1. create first optimization
  2. create second optimization
  3. ... and so on

That's not the only way. You could, for example, set up a story for "create and run load tests", then "optimize biggest bottleneck", then just repeat those stories over and over.


That being said, not all types of software development or teams are a good fit for scrum. It's impossible to say what's best for your organization. If you have a top-notch team that can simply go into a room, lock the door, and be highly productive for two weeks, scrum is overkill. If you have a team full of less skilled, disorganized people, you may want to stick as close as possible to scrum.

The bottom line is to get the work done. If scrum helps, use scrum. If it doesn't help, find what does. The most important parts of scrum are the transparency and continuous improvement. The stories usually help with the former, and the retrospectives usually help with the latter. In between there's a lot of room to do whatever works best for your team.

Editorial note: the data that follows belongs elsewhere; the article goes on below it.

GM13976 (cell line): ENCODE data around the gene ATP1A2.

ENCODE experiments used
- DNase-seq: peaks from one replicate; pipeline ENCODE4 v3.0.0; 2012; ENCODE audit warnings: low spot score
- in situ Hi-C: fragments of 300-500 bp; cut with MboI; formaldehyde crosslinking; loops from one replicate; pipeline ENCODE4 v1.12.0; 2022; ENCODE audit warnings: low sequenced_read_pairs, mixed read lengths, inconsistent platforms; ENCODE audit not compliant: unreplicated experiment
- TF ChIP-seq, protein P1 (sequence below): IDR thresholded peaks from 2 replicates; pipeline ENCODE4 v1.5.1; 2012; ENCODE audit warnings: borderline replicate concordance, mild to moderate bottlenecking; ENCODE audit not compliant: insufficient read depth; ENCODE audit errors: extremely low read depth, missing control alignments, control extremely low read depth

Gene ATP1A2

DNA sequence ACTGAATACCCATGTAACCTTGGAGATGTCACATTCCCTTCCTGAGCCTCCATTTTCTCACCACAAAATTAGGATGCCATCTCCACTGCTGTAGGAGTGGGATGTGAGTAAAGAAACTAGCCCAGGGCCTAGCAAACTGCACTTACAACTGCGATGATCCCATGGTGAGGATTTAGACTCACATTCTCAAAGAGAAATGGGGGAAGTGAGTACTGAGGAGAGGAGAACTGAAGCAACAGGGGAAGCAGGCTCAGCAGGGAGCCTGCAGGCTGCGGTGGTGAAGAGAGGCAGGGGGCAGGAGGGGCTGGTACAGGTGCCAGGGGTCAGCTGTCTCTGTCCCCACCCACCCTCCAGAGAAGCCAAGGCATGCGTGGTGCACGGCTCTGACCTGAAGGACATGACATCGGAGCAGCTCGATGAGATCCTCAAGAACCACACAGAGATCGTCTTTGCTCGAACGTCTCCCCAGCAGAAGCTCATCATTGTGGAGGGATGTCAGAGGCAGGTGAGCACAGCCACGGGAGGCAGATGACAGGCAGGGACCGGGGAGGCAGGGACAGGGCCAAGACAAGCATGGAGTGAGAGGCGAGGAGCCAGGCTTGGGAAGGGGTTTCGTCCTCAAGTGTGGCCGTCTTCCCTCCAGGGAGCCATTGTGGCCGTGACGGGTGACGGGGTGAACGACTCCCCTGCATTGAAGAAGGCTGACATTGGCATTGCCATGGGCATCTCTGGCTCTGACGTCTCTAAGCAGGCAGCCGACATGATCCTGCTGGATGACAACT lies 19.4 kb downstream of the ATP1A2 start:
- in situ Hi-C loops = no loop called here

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I recently had a similar story to this. What you should understand is that with your current knowledge, you see the problem as requiring a series of random changes until you get the desired results, but you don't have to be in this state forever.

What I did was create a first story which had as its output a detailed list of concrete things to try. Then I had enough background knowledge to estimate how long it would take to try everything on the list, as well as which ones were most likely to work.

During the course of the trying stories, I discovered a couple more things to try, but for the most part I knew the upper bound of the effort at the end of the spike. There's still some uncertainty because the first thing you try might work, but the upper bound is much more accurate at that point.

You really will be a more knowledgeable person on a topic after a spike, if you do it right, and you should trust in that.